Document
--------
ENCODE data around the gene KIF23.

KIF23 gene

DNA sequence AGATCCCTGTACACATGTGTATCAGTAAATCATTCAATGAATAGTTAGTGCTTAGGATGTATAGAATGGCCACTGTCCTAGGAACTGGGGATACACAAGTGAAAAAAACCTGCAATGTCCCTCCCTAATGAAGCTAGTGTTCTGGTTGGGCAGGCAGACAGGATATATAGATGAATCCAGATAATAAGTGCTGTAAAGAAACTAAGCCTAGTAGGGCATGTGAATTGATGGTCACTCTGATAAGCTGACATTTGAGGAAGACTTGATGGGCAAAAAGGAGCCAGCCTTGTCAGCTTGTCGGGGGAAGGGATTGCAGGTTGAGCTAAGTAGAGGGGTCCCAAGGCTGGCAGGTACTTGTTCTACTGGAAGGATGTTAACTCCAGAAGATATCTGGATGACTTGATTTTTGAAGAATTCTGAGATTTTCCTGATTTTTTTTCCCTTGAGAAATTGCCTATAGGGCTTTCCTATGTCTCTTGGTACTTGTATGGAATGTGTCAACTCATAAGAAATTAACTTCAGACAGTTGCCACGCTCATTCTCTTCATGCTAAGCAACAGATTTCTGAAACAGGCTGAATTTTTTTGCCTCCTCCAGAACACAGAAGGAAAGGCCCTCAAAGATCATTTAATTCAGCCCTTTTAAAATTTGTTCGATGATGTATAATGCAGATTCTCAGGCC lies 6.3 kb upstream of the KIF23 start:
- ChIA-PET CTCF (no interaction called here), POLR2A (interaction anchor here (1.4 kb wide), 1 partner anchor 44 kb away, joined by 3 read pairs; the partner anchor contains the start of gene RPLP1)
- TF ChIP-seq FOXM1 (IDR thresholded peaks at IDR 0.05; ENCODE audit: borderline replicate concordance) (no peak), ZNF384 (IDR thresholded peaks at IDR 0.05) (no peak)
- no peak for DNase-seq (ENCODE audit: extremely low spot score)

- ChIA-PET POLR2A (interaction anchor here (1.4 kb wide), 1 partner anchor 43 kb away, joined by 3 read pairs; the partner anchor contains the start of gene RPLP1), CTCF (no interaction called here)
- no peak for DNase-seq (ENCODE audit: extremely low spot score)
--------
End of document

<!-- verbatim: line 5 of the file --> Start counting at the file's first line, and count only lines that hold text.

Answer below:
- TF ChIP-seq FOXM1 (IDR thresholded peaks at IDR 0.05; ENCODE audit: borderline replicate concordance) (no peak), ZNF384 (IDR thresholded peaks at IDR 0.05) (no peak)